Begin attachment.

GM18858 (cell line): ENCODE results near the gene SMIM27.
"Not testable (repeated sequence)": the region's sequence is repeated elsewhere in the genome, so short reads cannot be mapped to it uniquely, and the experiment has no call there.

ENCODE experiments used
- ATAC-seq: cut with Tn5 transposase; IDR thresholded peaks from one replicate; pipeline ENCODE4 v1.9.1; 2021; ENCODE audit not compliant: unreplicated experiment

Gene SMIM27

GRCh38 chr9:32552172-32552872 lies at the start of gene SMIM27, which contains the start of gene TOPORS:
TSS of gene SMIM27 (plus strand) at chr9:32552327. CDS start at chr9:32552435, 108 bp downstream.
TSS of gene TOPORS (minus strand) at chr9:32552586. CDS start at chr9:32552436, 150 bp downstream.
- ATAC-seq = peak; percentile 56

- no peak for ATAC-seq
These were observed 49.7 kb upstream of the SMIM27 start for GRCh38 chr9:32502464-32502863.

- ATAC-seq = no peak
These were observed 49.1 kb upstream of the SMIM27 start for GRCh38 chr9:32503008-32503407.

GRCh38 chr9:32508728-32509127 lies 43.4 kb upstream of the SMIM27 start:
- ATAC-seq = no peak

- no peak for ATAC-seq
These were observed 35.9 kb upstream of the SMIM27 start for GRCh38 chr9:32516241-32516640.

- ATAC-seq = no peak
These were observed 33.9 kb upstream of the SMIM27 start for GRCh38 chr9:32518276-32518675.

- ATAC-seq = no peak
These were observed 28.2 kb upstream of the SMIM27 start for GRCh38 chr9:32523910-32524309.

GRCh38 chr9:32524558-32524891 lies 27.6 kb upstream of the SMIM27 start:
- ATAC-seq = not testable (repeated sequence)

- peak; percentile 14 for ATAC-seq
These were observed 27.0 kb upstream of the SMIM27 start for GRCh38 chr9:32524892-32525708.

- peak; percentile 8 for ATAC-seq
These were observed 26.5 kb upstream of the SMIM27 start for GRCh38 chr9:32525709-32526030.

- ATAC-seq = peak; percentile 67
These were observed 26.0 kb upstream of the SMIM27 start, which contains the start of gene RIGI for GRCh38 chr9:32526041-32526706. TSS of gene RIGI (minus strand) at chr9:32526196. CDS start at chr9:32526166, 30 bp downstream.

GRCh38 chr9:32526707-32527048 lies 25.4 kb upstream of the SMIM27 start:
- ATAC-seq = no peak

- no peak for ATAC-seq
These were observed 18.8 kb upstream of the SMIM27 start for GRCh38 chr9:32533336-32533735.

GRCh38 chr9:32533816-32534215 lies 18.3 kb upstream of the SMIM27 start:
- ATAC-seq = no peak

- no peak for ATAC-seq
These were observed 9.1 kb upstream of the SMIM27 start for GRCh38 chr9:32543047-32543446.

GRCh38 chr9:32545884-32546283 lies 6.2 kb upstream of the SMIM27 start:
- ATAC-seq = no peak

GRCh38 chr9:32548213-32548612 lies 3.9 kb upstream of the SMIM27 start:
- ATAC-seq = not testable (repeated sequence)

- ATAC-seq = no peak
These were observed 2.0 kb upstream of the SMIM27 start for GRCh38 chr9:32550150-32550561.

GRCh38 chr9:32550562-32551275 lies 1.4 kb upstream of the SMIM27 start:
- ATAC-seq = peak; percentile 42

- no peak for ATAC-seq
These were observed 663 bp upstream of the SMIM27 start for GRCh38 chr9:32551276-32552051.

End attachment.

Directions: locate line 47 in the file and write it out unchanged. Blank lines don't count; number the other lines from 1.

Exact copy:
These were observed 663 bp upstream of the SMIM27 start for GRCh38 chr9:32551276-32552051.